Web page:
Being Yourself on Job Interviews Provides a Competitive Advantage

Topic(s): personality, selection
Publication: Journal of Applied Psychology (2017)
Article: The Advantage of Being Oneself: The Role of Applicant Self-Verification in Organizational Hiring Decisions
Authors: C. Moore, S.Y. Lee, K. Kim, D. Cable
Reviewed by: McKenzie Preston

Interviews can be extremely stressful, especially when the labor market is so competitive. Everyone wants to put their best foot forward during an interview, which often forces interviewees to balance between being genuine and saying what they believe the interviewer wants to hear.

In preparation for interviews, job candidates often find ways to elaborate previous work experiences and relentlessly practice crafting the perfect responses to questions like “what is your greatest weakness?” But wouldn’t it be nice if being authentic during an interview was actually the best strategy?


Self-verification refers to the act of intentionally promoting an accurate reflection of oneself. Although people generally want to be authentic, the drive to self-verify typically depends on the situation and the person. In addition to reduced anxiety and improved health outcomes, self-verification can lead to favorable interpersonal outcomes by virtue of harmonious, committed, and stable relationships.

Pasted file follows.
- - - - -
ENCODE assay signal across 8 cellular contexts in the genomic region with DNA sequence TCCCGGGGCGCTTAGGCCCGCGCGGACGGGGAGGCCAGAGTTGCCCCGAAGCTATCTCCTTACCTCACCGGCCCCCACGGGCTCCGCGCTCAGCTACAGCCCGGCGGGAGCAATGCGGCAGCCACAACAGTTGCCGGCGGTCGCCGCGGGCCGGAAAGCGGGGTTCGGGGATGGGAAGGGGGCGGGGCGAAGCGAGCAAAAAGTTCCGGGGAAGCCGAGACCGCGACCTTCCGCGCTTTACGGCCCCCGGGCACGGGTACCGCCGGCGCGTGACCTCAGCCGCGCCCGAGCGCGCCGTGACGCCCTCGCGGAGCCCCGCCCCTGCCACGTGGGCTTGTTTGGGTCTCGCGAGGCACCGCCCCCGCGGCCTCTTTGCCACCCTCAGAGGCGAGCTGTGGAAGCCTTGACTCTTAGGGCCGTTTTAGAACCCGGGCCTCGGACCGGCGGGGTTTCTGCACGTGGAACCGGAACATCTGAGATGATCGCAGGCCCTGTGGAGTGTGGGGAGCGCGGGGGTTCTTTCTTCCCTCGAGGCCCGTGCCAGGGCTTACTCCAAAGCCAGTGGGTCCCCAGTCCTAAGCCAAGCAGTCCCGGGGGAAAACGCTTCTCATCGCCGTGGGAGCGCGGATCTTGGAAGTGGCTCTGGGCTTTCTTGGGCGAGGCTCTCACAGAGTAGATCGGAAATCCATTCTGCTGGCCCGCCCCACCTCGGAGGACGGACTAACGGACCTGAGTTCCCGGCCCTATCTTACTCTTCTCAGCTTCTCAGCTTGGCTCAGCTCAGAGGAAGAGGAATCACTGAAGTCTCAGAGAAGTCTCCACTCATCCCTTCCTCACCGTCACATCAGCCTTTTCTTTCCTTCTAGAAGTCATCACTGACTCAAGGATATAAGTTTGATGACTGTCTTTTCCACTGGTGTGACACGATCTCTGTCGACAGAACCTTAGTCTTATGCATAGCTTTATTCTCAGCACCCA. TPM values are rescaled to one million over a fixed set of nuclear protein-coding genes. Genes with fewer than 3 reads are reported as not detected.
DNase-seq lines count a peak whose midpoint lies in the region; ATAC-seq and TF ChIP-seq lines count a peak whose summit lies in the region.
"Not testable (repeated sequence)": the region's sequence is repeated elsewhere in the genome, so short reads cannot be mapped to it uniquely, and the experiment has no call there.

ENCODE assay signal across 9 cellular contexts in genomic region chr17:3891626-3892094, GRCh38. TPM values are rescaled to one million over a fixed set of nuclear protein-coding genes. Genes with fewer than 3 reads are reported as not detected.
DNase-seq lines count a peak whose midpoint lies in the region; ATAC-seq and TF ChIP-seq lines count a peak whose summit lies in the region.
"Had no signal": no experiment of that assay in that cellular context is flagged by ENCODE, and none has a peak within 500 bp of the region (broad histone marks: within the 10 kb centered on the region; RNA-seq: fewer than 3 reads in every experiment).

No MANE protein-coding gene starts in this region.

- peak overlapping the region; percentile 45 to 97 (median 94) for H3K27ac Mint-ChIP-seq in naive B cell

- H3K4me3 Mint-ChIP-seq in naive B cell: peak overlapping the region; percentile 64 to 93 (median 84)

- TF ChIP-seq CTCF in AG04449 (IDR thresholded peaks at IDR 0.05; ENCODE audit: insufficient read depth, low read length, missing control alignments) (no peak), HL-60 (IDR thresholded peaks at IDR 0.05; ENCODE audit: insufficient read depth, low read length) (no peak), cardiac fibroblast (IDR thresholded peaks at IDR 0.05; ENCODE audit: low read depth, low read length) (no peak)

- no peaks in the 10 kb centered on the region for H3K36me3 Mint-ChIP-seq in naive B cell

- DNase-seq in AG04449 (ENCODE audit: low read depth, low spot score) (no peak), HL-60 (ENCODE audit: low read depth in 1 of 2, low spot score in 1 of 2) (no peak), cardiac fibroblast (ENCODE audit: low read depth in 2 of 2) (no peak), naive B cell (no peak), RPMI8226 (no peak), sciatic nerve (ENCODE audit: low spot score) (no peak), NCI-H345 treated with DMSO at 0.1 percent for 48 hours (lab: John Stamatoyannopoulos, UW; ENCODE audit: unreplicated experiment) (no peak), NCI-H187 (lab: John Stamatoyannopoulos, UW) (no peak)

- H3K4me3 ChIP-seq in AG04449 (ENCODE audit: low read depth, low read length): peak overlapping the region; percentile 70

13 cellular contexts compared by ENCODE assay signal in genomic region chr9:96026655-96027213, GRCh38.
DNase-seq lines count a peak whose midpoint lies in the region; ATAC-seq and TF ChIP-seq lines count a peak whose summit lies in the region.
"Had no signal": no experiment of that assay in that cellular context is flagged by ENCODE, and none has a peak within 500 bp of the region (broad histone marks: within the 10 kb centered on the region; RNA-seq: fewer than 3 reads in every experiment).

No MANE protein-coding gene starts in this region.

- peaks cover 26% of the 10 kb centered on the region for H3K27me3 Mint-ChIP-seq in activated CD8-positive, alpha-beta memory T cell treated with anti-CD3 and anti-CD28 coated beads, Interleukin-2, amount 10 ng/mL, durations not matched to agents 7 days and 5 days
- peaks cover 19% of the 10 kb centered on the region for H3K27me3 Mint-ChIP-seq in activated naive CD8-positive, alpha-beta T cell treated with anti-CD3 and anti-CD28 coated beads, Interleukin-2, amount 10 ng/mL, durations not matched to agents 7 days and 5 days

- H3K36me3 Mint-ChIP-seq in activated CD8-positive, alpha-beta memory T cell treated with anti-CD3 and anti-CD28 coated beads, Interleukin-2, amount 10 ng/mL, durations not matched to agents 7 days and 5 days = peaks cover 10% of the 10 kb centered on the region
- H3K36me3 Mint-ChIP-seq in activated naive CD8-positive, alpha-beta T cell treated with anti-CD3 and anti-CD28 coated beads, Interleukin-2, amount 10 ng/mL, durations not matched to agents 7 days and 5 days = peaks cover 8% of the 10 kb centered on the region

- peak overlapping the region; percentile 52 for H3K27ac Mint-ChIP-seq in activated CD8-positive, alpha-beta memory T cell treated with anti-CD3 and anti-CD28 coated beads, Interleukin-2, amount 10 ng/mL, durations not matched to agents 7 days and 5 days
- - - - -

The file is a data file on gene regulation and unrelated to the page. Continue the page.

Researchers (Moore, Lee, Kim, & Cable, 2017) studied whether individuals who strive to self-verify are more likely to get hired than individuals who do not self-verify. To explore this question, the researchers used placement data from two different field samples to support their hypothesis that those more willing to self-verify were more likely to receive job offers. Then, the researchers used a quasi-experimental design to understand why self-verification can lead to more job offers. Text analysis (Linguistic Inquiry and Word Count) of interview transcripts revealed differences in the language that candidates used, depending on their drive to self-verify. These differences led the rater to perceive candidates with a strong drive to self-verify as more authentic and less misrepresentative than low self-verifying candidates. It is important to note, however, that these effects were specific to candidates ranked in the top 10% of all candidates; the drive to self-verify did not make unqualified candidates appear qualified.


With many organizations having more highly qualified candidates than job openings, job seekers are looking for any edge they can find to be more competitive than their peers. Although it is not the most intuitive strategy, this research suggests that a high drive to self-verify during interviews could be a more effective interviewing strategy than trying to “fake it until you make it.” The researchers propose that being perceived as more authentic helps differentiate a top candidate from other highly qualified candidates who are perceived as less authentic or more misrepresentative.


Moore, C., Lee, S. Y., Kim, K., & Cable, D. M. (2017). The Advantage of Being Oneself: The Role of Applicant Self-Verification in Organizational Hiring Decisions. Journal of Applied Psychology, 102(11), 1493-1513.